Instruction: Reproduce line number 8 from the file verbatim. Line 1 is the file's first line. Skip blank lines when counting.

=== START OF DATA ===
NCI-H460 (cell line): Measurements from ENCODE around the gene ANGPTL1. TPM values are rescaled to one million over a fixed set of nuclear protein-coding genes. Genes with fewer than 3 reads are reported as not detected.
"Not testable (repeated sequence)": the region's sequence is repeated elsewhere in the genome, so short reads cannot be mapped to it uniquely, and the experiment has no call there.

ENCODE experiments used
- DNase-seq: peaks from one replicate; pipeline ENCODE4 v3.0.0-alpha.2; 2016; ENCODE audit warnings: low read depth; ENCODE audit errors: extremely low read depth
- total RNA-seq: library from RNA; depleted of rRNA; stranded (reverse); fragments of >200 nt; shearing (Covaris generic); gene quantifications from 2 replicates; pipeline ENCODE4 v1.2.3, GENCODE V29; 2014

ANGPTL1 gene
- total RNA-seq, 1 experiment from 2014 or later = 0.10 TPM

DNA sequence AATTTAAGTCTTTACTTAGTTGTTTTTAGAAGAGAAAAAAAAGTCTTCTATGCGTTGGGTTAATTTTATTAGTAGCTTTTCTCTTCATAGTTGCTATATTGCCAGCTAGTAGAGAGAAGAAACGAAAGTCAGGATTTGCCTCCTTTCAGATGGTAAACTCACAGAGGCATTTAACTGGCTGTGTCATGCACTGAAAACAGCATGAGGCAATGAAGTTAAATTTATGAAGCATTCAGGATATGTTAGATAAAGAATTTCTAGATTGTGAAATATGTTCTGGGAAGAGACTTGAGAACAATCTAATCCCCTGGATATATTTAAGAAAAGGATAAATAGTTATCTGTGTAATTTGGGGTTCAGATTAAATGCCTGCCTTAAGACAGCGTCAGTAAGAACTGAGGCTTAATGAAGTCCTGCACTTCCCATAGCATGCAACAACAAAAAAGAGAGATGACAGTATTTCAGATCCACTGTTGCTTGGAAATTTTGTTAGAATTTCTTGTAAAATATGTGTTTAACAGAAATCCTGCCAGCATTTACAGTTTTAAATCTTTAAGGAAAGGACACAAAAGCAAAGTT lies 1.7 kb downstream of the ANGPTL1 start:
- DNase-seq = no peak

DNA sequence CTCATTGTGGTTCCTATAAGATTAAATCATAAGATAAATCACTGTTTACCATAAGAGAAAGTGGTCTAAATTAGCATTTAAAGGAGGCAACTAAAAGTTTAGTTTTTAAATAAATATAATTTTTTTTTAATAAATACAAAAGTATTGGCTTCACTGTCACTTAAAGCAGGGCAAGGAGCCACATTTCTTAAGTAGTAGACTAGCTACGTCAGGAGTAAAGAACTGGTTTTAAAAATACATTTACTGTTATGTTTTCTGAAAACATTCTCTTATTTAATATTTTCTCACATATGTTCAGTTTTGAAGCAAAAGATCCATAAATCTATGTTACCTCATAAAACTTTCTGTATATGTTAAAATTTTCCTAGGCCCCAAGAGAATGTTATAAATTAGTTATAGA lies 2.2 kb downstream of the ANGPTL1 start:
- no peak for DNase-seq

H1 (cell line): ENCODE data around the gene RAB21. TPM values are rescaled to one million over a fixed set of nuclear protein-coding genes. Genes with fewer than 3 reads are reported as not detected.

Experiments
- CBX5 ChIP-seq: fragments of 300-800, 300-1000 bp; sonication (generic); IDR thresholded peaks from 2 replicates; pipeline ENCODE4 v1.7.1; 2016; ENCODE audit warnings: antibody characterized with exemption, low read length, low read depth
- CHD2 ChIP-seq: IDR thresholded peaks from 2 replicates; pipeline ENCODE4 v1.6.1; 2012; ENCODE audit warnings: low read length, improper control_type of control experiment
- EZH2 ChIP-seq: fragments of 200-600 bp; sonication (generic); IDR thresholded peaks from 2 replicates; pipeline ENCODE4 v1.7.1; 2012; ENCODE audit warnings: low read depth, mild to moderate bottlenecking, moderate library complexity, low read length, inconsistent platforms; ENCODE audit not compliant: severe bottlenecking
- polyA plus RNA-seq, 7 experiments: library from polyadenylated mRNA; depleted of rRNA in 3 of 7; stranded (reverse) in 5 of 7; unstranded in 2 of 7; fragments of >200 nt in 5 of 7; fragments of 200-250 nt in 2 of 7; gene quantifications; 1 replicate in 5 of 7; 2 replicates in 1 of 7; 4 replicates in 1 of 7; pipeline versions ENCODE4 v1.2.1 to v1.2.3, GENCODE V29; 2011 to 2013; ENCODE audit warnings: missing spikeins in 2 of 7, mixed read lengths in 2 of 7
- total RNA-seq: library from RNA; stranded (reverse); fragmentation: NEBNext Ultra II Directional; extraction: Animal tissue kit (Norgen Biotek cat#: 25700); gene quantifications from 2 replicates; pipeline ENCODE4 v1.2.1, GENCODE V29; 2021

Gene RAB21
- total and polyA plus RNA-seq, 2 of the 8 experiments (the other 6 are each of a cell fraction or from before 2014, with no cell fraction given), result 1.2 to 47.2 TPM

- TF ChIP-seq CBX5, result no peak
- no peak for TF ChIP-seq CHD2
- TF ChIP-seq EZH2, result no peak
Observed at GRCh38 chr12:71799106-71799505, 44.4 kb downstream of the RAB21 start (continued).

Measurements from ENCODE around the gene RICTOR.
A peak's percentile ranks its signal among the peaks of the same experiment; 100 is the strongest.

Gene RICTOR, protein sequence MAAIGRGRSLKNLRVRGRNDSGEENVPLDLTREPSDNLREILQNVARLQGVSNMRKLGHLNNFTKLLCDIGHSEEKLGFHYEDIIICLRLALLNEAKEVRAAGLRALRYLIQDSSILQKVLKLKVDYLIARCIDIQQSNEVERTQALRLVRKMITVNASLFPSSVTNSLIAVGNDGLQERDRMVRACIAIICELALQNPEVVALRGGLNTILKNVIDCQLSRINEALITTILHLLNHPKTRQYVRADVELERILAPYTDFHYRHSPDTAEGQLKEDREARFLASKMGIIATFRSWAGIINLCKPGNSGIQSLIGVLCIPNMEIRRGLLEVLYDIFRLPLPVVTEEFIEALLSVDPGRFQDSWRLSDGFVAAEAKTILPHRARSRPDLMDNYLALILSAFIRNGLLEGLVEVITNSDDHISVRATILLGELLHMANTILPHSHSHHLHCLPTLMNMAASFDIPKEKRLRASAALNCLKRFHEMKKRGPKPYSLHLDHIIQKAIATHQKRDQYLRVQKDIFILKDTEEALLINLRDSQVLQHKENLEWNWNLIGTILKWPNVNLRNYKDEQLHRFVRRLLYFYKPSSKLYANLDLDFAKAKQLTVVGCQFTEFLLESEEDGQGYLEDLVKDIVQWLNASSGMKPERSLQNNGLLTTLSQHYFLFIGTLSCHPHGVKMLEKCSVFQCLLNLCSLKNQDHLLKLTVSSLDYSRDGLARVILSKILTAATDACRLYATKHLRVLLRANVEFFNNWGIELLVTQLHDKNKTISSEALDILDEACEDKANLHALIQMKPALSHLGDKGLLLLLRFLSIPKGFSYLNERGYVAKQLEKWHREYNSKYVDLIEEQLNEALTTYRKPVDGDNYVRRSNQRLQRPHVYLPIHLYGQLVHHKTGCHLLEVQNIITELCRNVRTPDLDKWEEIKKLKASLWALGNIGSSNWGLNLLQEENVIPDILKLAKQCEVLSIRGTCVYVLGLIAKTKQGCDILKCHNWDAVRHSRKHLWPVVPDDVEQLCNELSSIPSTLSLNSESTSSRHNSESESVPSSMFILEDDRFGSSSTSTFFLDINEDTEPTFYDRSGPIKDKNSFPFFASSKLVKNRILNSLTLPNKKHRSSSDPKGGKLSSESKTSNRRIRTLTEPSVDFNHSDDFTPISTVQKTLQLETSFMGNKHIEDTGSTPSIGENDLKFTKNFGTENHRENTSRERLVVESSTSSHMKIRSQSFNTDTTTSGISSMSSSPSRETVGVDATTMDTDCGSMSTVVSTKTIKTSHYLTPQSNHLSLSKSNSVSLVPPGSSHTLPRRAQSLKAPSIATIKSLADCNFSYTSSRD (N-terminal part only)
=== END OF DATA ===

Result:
DNA sequence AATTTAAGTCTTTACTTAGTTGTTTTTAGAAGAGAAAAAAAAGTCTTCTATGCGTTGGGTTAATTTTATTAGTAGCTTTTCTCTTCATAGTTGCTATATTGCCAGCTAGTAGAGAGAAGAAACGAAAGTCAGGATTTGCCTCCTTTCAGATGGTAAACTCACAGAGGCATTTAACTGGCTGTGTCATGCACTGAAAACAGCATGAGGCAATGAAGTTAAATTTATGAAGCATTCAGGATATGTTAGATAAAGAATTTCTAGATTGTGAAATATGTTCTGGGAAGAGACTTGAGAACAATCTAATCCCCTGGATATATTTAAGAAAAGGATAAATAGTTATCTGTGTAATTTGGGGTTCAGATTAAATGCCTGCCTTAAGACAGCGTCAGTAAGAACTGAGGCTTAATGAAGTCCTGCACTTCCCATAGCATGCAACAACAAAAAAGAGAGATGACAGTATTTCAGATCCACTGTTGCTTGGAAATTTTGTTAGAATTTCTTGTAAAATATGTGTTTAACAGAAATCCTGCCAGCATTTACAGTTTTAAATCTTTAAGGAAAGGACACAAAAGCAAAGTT lies 1.7 kb downstream of the ANGPTL1 start: